Lockheed Martin is more often for its role in the nation’s defense capabilities, but this time round they are offering something that will offer a semblance of protection for your much needed data – and it comes in the form of the new IronClad USB drive. Basically, the IronClad crams in your notebook’s hard drive alongside its entire operating system, software applications and files onto a single device – which is a secure USB flash drive in essence. In layman’s terms, what you get here is deemed to be a 100% secure “PC on a stick” setup. Folks who are constantly on-the-go are able to plug in the USB flash drive into virtually any computer or notebook regardless of your geographical location, and you will be able to gain instant, secure access to your own personal desktop and files.
The IronClad technology will power the operating system straight off of the USB flash drive, which translates to the fact that your files will never touch the hard drive of the borrowed computer, helping ensure security and privacy remain at the top of the agenda, while making sure that your device won’t leave a single trace that it was ever plugged in. The IronClad device is also fully encrypted, delivering hardware-level protection even against today’s most insidious malware threats such as nearly undetectable rootkits. The idea of toting your precious data on a secure device the size of a chewing gum stick in your pocket is definitely comforting, especially if you’re involved in a position that deals with sensitive information.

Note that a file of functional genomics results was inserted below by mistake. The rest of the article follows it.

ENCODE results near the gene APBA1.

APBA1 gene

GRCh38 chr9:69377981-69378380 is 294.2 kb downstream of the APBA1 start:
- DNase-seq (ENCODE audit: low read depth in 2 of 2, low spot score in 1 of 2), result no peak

Individual IronClad drives will come with at least 8GB of 256-bit encrypted storage, where it is encased in a rugged, water- and shock-resistant metal case. Within, you will find custom Lockheed Martin technology that lets you run your whole desktop straight off the USB flash drive, while its integrated advanced virus protection allows you to plug in any shared or public computer without losing any sleep at night. All IronClad drives also double up as a node on a centrally-managed network, and this allows IT organizations to keep a close eye on each drive, while maintaining a tight rein on what are the permissible applications that can be installed on the drive itself.
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